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Daily commentary: On the lower US nominal GDP growth numbers and the Fed

The GDP numbers for the US came out again and they were weaker than anticipated, coming in at 2.2% for real GDP growth instead of the 2.5% expected. With the GDP deflator also being low at 1.5%, nominal GDP growth was only 3.7%. I should point out that there is a good historical relationship between nominal GDP growth and corporate profit growth. This should make sense in that deviations can only represent aggregate margin growth or compression. Since we know that margins are cyclically high, it stands to reason that the lower nominal GDP path must eventually be mirrored by lower profit growth. At this point in the business cycle, almost all of the productivity gains from cutting have been realised. Therefore, I expect the lower nominal GDP path to be reflected in lower earnings growth.

As a quick note here, I should note that that GDP deflator used to get real GDP from the nominal GDP deflates only domestic product. It is not a substitute or proxy for domestic price inflation and should not be considered as such.

Even so, the number was low. And there has been a lot of hubbub about Ben Bernanke backing away from the reflationary ideas he espoused when Japan was fighting deflation in the late 1990s. The underlying message of the chatter is that Bernanke has changed his tune and has decided for whatever reason not to employ the reflationary tactics in the US that he advised for Japan. More importantly, the message here is that the Fed is holding back a more robust economic recovery by not adding more stimulus. I find this whole debate irrelevant. The Fed is out of bullets. The interest rate channel is done. It can only use inflation and interest rate expectations to shift portfolio preferences and get investors to take on more risk. Investors’ taking on more risk does not translate into real economic growth, however. Let’s not confuse risk assets with the real economy.

If we want to see changes in the real economy, we need to see more income in the hands of consumers. It’s as simple as that.

That’s it. Here are the links.

  • Is the End Near for Android? [Opinion] – Droid Life
  • Bernanke’s Shift – Tim Duy’s Fed Watch
  • Bubble trouble: What Toronto condos, Apple, tulips and Beanie Babies have in common – thestar.com
  • Verkiezingsdatum ligt definitief vast: 12 september :: nrc.nl
  • Vale ‘Very Concerned’ About $5.9 Billion Argentine Project – Bloomberg
  • S&P cuts Nokia rating to junk | Reuters
  • El paro se desboca: ya hay 5.639.500 personas sin trabajo – Público.es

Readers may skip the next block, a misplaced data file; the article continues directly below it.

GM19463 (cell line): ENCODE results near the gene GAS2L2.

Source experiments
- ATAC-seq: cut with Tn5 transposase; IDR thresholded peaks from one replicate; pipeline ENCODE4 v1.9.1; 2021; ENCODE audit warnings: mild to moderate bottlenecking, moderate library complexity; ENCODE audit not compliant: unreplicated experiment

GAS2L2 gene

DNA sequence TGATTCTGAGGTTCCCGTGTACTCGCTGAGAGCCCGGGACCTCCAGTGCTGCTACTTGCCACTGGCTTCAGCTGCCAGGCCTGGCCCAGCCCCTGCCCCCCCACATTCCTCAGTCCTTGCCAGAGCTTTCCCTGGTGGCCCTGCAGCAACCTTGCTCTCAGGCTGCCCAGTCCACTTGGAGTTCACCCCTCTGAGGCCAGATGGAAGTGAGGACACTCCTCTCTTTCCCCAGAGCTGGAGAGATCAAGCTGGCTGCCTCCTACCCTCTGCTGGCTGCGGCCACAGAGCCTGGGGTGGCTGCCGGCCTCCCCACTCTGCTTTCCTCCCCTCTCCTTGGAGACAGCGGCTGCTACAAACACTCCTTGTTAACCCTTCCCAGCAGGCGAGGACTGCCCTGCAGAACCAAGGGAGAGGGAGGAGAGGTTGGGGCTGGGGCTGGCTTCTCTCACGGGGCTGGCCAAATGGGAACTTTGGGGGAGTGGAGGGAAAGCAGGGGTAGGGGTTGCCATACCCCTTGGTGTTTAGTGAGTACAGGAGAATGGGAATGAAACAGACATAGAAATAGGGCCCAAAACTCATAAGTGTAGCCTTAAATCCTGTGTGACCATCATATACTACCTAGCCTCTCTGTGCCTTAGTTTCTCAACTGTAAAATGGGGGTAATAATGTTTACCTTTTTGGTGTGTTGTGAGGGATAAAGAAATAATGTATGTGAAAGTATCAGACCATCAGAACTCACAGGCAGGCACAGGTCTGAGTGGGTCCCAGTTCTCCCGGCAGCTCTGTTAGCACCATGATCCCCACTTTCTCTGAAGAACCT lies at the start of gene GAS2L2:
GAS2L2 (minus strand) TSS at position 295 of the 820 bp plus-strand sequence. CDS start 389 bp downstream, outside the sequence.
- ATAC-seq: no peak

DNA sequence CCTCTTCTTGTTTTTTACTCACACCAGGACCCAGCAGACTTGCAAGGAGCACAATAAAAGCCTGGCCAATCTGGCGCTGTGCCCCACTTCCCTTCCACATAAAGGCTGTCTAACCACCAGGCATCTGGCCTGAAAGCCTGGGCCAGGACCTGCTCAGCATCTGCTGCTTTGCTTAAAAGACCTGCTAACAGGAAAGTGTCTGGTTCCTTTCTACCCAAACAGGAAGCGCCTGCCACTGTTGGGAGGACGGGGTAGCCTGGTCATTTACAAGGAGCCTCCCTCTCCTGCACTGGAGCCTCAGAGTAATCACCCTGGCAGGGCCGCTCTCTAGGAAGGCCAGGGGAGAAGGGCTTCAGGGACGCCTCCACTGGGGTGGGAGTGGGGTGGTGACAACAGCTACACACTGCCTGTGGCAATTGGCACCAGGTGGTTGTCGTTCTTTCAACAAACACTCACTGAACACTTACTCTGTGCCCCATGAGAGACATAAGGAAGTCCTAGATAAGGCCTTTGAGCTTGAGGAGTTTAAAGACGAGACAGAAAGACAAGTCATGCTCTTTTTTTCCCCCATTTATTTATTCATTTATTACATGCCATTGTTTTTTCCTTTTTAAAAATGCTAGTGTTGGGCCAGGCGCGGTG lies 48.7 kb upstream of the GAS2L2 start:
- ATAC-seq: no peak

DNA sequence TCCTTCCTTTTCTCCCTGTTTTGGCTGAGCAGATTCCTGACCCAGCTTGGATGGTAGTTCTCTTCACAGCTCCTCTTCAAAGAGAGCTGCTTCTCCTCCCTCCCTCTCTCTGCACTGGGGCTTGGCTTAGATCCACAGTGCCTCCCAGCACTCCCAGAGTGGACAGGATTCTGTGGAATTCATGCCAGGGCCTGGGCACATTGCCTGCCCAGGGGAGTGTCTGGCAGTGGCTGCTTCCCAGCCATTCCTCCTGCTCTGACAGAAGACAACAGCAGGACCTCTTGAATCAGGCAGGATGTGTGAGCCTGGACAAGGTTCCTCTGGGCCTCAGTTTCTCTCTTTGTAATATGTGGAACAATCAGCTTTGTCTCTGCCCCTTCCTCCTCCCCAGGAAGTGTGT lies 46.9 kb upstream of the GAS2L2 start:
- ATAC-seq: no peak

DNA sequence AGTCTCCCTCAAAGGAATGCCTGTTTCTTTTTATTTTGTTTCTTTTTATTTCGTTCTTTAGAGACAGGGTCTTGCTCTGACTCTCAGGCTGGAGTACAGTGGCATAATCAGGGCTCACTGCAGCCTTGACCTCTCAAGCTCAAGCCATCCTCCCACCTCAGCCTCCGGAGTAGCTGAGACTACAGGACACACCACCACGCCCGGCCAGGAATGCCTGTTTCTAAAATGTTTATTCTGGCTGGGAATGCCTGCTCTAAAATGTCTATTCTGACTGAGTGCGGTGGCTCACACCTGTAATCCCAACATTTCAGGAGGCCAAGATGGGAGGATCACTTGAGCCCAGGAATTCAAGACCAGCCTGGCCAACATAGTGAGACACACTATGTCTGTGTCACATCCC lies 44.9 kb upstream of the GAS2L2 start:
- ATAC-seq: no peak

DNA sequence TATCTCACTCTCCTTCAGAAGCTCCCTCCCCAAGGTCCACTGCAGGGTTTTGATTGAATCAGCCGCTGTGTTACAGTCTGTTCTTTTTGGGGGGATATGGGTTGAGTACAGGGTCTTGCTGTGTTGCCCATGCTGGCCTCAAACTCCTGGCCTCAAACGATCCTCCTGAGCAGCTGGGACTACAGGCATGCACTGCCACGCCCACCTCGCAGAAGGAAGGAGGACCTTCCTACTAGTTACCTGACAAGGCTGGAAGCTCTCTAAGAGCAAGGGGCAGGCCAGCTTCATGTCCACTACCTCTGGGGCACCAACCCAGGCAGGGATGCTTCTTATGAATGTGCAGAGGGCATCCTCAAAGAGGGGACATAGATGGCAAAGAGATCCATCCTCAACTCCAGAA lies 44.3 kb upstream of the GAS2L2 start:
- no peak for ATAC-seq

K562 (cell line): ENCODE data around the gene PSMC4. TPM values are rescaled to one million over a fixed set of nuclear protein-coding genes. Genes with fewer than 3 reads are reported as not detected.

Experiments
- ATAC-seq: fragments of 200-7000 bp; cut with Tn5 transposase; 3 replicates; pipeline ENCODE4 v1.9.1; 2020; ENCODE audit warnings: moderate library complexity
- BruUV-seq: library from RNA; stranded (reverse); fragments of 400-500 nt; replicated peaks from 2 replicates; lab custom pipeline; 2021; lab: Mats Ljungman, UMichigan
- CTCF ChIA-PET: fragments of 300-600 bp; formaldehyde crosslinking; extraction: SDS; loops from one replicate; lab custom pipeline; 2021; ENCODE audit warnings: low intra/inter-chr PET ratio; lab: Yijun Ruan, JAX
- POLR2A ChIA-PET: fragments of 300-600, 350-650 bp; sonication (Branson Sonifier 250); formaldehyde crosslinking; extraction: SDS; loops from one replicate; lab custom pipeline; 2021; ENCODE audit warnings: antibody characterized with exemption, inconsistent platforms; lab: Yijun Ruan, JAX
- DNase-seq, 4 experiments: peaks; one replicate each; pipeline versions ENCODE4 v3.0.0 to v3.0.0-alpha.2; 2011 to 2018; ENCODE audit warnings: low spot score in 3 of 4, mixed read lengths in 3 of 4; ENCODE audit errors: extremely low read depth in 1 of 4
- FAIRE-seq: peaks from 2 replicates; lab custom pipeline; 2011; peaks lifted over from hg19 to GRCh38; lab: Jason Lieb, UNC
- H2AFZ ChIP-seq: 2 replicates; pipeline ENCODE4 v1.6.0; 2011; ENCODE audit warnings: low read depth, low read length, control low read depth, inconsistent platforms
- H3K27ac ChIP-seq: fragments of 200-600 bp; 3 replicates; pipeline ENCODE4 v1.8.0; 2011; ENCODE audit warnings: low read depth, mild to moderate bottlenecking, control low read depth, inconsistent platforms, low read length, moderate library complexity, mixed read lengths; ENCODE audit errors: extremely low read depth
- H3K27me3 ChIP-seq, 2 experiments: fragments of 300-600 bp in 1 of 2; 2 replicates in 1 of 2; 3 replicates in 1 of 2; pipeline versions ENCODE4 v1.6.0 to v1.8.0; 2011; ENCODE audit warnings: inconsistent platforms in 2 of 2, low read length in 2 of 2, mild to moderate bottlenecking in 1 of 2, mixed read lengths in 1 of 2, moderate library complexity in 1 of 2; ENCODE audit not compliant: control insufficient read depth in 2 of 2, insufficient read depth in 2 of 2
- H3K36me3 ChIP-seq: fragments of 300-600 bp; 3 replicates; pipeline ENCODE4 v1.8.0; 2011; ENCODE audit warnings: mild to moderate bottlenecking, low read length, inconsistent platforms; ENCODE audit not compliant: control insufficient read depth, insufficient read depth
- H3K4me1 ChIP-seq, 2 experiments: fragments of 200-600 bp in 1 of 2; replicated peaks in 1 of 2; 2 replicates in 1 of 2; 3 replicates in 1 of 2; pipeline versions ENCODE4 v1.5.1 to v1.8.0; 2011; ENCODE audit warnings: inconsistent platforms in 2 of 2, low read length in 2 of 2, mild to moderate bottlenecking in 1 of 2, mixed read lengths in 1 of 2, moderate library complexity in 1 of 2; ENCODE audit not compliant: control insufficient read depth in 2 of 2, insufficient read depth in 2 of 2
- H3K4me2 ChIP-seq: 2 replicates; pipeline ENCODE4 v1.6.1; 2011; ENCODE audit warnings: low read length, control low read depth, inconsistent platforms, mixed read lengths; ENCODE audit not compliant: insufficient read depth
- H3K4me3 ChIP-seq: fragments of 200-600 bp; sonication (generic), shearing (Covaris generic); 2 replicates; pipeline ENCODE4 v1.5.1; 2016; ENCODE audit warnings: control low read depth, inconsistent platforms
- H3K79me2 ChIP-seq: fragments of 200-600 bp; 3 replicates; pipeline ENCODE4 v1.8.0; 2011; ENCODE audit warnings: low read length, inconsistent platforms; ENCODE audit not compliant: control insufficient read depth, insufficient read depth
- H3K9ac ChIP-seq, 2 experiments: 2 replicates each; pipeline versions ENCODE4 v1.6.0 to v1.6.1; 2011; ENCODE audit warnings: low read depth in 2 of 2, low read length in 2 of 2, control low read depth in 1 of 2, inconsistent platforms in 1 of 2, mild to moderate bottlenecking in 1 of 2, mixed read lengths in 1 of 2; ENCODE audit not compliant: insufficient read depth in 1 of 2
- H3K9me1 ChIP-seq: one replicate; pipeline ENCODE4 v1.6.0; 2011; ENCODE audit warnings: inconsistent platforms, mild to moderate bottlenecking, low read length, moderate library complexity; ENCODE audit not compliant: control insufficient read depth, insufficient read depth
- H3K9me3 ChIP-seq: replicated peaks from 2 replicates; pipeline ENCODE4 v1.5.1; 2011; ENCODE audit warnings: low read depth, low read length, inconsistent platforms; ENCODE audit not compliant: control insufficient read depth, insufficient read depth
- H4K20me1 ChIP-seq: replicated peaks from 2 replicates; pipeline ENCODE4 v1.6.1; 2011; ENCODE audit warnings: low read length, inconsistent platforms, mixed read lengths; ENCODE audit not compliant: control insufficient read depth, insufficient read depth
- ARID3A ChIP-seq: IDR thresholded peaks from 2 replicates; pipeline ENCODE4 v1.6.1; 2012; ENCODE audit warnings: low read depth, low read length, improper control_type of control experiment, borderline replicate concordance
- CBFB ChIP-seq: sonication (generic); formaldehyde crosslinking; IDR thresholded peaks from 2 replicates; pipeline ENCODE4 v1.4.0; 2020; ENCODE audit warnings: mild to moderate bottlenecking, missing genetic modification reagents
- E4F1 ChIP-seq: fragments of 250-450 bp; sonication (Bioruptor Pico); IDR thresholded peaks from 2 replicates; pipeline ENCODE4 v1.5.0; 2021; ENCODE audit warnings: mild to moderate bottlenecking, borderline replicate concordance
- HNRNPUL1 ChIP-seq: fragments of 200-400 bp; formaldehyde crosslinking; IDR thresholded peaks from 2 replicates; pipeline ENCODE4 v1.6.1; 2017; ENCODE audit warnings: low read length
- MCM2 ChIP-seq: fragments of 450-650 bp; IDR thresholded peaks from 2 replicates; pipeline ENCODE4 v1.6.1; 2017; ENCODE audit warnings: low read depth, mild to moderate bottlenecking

• BBC News – Bank of Japan announces fresh stimulus to boost growth
  • Apple sales rocket in China, but growth may slow | Reuters
  • Higher Salaries: Costco’s Secret Weapon | Sales & Marketing > Customer Service from AllBusiness.com
  • Will the Fiscal Cliff Eat the Recovery, Such as It Is? « naked capitalism
  • Retail sales fall more than expected as Britons rein in spending, says CBI – Telegraph
  • The Decline Of Android Foretells The Rise Of A Total Apple Monopoly | TechCrunch
  • Kindle Fire Takes 54% of Android Tablet Market [STUDY]
  • BBC News – US Tarp bailout fund likely to lose money, report says
  • Samsung posts record $5.15 billion profit; mobile sales surge | Reuters
  • Argentina gives Falklands oil explorers May 2 ultimatum – Telegraph
  • Amazon’s streak of Fire ignites shares | Reuters
  • Spain’s credit rating downgraded | Business | The Guardian
  • Chris Whalen: The Fallacy of "Too Big To Fail"-Why the Big Banks Will Eventually Break Up Why politicians let MF Global investors get taken | James J Puplava CFP | FINANCIAL SENSE
  • About 

    Edward Harrison is the founder of Credit Writedowns and a former career diplomat, investment banker and technology executive with over twenty years of business experience. He is also a regular economic and financial commentator on BBC World News, CNBC Television, Business News Network, CBC, Fox Television and RT Television. He speaks six languages and reads another five, skills he uses to provide a more global perspective. Edward holds an MBA in Finance from Columbia University and a BA in Economics from Dartmouth College. Edward also writes a premium financial newsletter. Sign up here for a free trial.